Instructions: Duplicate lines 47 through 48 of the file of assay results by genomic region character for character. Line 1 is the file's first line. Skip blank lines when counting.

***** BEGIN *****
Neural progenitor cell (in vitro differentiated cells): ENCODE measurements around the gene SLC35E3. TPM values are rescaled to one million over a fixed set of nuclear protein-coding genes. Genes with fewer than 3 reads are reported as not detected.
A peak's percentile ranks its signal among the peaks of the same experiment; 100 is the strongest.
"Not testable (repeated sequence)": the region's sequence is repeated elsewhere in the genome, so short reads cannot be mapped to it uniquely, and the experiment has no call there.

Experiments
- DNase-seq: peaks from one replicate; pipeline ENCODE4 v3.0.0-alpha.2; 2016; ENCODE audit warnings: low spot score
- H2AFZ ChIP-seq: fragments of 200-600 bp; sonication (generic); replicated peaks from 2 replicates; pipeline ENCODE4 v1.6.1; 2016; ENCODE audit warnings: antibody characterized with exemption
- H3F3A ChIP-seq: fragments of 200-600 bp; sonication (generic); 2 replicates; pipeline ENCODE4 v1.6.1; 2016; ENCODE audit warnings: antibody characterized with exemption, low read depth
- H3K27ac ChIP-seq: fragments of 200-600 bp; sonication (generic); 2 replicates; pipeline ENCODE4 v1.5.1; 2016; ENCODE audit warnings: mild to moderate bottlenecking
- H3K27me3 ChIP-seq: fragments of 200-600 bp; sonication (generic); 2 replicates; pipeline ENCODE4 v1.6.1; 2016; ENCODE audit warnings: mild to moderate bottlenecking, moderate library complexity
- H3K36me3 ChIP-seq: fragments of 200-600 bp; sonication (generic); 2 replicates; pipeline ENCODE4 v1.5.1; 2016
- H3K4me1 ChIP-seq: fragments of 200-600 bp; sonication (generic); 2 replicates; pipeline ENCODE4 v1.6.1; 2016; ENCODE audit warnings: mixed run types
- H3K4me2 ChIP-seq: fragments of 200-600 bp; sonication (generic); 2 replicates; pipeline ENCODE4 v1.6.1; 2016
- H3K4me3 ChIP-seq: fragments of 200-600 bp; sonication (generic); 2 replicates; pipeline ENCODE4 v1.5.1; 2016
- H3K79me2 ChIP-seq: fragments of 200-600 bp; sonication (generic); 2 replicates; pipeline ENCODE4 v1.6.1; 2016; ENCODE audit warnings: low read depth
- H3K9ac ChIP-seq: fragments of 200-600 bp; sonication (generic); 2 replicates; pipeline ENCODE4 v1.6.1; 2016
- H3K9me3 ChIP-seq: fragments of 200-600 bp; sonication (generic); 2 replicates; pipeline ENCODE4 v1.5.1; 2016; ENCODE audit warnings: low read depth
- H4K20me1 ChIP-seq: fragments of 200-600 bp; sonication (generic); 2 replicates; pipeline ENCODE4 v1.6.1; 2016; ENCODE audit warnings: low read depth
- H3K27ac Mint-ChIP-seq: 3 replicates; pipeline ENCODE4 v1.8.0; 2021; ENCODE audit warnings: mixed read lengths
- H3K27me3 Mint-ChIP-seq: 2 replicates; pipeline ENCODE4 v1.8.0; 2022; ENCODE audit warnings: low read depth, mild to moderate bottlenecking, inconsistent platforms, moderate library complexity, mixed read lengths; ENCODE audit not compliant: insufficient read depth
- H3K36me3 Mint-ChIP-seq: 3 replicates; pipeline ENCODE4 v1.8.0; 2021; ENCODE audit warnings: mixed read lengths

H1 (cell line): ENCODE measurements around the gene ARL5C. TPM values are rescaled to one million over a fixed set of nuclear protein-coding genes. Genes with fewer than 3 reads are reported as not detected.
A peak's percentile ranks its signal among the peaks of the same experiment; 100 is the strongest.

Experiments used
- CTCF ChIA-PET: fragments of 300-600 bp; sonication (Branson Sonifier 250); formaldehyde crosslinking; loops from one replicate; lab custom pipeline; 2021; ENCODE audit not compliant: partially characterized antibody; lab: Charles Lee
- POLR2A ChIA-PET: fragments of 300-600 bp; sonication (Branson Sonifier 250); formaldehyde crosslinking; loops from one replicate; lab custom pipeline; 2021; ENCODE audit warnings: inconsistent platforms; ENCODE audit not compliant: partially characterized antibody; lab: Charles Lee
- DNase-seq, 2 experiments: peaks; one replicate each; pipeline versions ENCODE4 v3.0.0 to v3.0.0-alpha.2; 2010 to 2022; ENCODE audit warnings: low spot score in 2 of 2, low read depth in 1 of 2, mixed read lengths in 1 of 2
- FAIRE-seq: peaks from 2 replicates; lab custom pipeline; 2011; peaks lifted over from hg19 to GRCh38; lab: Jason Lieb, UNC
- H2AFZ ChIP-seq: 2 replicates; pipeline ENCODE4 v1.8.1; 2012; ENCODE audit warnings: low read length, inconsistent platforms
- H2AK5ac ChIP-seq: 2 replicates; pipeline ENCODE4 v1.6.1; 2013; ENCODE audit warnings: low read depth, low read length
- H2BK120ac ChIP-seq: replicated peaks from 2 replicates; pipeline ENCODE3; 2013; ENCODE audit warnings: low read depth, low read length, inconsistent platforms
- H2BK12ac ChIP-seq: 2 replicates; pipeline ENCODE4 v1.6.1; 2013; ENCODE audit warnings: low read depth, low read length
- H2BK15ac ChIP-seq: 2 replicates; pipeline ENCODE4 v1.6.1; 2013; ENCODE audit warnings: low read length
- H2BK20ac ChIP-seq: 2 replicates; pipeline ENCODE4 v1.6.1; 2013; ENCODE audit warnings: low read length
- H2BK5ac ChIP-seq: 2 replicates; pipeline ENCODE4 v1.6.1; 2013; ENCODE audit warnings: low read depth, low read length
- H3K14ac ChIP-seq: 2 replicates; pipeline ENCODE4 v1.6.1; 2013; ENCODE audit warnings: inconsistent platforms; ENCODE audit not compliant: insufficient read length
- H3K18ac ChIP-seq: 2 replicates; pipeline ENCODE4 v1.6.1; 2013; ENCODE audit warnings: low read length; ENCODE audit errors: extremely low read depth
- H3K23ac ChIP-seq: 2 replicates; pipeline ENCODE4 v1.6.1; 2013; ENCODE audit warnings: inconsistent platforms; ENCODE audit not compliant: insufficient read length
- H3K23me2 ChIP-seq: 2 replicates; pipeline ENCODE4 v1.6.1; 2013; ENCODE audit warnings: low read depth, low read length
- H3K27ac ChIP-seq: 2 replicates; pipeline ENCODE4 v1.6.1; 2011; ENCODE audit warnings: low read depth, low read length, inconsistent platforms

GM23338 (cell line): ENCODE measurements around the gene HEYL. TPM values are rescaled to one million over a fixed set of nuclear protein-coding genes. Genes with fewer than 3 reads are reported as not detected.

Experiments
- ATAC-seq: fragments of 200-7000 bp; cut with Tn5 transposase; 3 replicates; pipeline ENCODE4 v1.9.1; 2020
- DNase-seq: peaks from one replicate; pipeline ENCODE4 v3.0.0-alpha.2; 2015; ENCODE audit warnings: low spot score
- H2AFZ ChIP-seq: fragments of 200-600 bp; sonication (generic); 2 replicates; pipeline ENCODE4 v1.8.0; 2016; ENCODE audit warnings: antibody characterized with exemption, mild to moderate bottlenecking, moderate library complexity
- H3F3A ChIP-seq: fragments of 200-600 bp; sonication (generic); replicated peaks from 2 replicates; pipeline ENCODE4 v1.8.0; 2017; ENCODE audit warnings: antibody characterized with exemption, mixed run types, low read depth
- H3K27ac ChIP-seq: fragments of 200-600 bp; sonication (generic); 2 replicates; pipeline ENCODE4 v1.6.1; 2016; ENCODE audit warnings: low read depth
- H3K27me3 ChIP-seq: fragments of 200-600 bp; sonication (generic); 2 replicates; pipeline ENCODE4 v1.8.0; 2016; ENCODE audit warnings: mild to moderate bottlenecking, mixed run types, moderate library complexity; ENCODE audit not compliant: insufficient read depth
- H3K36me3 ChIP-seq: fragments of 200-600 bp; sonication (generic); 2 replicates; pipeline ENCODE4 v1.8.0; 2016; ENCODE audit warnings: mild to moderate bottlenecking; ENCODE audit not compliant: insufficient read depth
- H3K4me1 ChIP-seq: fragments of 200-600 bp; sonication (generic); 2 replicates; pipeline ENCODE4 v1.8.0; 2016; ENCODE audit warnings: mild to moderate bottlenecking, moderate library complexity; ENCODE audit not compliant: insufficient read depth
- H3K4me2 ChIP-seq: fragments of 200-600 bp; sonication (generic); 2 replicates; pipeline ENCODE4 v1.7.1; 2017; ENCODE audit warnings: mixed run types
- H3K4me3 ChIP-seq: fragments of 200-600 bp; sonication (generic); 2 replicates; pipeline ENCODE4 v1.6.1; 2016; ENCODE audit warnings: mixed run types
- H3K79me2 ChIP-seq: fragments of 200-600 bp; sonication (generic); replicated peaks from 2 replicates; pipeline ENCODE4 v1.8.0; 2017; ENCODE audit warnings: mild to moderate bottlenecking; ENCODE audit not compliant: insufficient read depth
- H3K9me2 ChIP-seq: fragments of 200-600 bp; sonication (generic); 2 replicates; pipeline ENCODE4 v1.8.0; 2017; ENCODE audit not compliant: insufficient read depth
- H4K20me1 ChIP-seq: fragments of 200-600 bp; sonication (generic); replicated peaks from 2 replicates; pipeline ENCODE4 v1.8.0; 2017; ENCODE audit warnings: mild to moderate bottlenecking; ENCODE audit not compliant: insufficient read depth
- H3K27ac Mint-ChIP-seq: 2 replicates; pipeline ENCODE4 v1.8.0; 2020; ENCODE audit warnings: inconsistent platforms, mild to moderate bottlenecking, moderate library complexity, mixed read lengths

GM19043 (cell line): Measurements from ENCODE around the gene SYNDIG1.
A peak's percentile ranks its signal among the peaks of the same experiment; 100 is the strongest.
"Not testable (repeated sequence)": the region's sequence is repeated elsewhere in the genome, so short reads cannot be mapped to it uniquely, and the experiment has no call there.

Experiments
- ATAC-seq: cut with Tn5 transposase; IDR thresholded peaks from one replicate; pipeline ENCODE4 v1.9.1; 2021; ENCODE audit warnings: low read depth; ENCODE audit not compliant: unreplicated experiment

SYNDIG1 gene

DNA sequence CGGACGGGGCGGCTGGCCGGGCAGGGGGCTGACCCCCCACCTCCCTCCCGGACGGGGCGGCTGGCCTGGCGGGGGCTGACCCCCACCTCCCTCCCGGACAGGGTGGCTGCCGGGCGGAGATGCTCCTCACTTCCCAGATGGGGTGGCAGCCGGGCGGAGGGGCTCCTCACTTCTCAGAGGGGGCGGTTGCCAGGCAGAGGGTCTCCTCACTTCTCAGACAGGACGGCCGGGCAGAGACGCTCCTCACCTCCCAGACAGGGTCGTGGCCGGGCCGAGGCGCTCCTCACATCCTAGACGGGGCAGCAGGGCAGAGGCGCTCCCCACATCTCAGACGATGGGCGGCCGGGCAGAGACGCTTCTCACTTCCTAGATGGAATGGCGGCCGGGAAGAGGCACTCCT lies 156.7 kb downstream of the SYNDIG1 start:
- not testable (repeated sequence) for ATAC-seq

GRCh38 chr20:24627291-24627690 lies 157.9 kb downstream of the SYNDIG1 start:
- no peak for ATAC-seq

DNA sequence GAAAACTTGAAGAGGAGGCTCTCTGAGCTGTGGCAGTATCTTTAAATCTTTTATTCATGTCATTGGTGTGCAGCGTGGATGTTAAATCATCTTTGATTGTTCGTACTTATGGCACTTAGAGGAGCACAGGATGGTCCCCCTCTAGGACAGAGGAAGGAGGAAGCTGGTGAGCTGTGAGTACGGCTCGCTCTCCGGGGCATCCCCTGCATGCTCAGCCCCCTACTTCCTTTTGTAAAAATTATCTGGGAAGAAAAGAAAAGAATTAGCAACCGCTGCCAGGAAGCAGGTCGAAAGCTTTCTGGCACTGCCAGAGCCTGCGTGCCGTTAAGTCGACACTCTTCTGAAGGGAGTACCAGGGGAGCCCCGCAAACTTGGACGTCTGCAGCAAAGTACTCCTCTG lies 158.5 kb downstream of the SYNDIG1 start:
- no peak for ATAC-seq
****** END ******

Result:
- H3K27me3 ChIP-seq: fragments of 200-600 bp; sonication (generic); 2 replicates; pipeline ENCODE4 v1.8.0; 2016; ENCODE audit warnings: mild to moderate bottlenecking, mixed run types, moderate library complexity; ENCODE audit not compliant: insufficient read depth
- H3K36me3 ChIP-seq: fragments of 200-600 bp; sonication (generic); 2 replicates; pipeline ENCODE4 v1.8.0; 2016; ENCODE audit warnings: mild to moderate bottlenecking; ENCODE audit not compliant: insufficient read depth